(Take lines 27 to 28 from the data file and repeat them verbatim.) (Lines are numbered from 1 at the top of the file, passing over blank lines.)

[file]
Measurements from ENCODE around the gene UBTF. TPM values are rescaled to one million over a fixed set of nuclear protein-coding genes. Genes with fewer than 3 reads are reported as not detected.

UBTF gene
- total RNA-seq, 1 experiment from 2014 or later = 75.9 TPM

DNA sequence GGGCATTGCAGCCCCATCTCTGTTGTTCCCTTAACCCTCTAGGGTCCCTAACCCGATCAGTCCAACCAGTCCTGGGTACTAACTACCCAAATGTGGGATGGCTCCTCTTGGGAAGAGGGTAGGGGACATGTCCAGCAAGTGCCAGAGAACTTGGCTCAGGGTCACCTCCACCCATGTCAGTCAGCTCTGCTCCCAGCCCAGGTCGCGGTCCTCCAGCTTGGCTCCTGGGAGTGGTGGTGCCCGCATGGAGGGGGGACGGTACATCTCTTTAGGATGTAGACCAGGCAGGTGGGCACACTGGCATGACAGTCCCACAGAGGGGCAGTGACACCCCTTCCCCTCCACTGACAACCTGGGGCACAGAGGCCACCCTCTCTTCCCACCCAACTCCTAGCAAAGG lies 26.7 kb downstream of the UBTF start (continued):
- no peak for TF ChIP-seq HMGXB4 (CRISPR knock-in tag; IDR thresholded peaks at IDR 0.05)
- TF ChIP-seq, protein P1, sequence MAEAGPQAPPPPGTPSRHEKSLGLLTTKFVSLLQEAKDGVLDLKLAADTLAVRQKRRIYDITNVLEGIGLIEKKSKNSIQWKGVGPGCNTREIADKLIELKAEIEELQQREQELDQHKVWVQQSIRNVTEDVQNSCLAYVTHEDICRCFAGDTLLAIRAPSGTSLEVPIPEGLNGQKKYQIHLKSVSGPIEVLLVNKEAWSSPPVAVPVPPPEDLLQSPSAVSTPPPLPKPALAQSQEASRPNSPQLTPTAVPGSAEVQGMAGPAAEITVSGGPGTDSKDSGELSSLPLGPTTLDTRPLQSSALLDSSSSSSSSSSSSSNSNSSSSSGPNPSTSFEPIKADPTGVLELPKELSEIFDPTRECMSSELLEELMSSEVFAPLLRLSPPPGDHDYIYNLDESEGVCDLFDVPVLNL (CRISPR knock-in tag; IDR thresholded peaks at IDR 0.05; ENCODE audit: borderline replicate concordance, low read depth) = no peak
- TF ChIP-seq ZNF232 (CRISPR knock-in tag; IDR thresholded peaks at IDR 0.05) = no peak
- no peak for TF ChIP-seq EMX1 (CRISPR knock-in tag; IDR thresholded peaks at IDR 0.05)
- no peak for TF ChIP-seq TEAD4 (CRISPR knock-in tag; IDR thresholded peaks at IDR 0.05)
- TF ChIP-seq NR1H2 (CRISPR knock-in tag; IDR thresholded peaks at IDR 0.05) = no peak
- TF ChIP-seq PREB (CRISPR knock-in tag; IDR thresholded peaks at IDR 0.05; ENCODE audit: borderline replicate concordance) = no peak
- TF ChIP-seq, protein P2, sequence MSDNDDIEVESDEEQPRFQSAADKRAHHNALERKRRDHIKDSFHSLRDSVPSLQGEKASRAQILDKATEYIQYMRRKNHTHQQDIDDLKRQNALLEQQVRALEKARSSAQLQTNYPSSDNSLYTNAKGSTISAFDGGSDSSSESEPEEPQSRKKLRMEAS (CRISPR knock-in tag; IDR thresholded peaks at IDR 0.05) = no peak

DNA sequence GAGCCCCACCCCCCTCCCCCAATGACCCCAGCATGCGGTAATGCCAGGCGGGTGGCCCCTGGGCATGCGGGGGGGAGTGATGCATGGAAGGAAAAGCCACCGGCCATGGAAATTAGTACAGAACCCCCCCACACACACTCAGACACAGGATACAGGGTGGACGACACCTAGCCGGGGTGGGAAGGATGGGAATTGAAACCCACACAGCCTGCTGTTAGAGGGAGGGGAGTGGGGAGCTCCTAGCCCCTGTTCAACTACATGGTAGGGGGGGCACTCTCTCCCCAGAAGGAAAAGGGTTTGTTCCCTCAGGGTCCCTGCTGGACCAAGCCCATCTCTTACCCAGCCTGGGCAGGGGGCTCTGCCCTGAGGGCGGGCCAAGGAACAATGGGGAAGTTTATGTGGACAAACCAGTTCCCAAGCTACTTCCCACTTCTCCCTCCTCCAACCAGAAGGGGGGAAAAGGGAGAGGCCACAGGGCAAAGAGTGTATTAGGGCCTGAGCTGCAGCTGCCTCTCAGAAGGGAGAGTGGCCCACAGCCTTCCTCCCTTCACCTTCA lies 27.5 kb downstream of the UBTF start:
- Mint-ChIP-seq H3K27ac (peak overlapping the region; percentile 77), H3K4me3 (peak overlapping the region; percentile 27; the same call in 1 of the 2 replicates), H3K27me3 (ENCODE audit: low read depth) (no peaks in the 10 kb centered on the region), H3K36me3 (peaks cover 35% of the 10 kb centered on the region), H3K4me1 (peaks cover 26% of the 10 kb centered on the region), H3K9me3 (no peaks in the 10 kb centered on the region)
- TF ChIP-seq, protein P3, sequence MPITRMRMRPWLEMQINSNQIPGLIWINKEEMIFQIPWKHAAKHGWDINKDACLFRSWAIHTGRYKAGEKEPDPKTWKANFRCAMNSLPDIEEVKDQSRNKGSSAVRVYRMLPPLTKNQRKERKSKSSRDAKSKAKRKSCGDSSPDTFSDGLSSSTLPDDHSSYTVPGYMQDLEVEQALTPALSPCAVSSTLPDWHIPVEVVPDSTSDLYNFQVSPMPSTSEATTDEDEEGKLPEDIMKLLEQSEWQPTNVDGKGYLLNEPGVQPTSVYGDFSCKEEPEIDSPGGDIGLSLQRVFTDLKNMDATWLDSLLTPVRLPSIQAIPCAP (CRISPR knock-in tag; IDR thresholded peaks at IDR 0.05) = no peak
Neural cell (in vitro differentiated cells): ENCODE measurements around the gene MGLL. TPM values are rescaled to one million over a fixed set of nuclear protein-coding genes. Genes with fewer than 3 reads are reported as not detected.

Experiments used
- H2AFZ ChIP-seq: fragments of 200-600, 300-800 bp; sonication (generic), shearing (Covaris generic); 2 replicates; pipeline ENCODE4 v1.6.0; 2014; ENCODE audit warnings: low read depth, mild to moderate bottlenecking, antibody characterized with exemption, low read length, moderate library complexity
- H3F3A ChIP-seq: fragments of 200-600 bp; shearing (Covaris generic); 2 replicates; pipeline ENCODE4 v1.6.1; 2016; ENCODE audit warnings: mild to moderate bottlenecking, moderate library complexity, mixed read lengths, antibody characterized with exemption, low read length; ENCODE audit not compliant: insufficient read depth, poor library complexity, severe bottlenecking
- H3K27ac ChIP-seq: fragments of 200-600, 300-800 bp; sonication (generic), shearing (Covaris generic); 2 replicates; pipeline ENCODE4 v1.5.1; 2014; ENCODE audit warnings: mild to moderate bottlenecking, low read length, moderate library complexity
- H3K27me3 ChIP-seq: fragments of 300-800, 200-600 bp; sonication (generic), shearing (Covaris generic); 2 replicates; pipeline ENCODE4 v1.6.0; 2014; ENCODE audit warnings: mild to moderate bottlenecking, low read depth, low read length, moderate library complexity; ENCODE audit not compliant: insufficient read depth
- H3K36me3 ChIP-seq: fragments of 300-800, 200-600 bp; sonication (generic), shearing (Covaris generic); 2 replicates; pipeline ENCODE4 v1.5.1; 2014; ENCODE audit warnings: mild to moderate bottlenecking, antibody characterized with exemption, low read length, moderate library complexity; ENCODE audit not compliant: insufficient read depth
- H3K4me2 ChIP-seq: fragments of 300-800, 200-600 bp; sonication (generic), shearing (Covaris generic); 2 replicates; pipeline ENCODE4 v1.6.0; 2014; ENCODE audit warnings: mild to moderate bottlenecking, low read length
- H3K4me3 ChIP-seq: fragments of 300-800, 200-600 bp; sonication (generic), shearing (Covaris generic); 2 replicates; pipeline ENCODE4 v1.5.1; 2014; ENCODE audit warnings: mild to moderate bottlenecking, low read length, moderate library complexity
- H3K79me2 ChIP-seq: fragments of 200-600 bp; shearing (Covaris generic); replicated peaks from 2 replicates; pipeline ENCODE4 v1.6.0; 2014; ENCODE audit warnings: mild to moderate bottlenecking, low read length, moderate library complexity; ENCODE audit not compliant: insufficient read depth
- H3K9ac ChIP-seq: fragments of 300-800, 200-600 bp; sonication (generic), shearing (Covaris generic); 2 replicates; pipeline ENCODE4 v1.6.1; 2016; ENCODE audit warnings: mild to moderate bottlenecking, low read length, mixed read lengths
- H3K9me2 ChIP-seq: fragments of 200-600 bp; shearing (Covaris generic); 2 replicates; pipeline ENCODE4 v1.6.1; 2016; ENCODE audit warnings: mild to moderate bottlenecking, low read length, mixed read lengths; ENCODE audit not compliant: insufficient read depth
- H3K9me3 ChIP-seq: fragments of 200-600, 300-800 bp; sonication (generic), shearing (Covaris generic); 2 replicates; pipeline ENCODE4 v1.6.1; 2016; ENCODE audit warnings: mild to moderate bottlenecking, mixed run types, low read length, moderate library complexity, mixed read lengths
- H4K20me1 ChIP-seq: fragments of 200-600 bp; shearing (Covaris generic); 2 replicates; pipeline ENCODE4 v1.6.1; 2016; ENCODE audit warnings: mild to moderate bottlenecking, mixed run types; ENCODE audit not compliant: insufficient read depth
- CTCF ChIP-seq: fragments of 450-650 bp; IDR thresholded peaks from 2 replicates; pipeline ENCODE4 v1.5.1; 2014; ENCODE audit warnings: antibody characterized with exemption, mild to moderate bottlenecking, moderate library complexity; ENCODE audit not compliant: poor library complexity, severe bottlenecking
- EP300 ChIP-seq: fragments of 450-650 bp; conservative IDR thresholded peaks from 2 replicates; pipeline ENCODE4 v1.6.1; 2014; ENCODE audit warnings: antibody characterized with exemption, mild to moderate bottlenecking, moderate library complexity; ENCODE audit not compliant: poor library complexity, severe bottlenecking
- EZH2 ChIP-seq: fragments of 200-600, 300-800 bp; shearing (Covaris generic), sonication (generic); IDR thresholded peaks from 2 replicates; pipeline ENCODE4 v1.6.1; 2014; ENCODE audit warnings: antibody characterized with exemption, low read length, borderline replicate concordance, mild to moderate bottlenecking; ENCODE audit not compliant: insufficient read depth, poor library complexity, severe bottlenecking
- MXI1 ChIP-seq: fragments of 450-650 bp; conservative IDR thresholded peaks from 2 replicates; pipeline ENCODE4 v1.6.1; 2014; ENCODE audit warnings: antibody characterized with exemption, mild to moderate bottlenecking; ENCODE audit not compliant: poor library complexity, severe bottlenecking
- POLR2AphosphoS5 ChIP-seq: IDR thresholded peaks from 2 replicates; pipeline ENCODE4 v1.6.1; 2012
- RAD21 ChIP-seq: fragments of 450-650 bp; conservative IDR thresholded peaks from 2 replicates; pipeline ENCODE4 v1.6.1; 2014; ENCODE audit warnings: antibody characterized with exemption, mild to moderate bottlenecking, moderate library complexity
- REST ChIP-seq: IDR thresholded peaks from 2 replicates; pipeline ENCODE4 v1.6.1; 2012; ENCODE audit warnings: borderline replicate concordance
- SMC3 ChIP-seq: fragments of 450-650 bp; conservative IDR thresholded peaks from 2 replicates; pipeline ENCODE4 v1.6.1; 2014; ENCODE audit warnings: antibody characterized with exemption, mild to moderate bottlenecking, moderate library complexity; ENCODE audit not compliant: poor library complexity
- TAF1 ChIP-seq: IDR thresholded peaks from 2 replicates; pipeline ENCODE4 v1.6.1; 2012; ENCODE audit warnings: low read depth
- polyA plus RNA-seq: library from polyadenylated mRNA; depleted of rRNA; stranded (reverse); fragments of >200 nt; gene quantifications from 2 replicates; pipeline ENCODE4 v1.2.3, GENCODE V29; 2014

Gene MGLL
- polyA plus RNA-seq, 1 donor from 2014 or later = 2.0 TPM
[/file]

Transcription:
- H3K9me2 ChIP-seq: fragments of 200-600 bp; shearing (Covaris generic); 2 replicates; pipeline ENCODE4 v1.6.1; 2016; ENCODE audit warnings: mild to moderate bottlenecking, low read length, mixed read lengths; ENCODE audit not compliant: insufficient read depth
- H3K9me3 ChIP-seq: fragments of 200-600, 300-800 bp; sonication (generic), shearing (Covaris generic); 2 replicates; pipeline ENCODE4 v1.6.1; 2016; ENCODE audit warnings: mild to moderate bottlenecking, mixed run types, low read length, moderate library complexity, mixed read lengths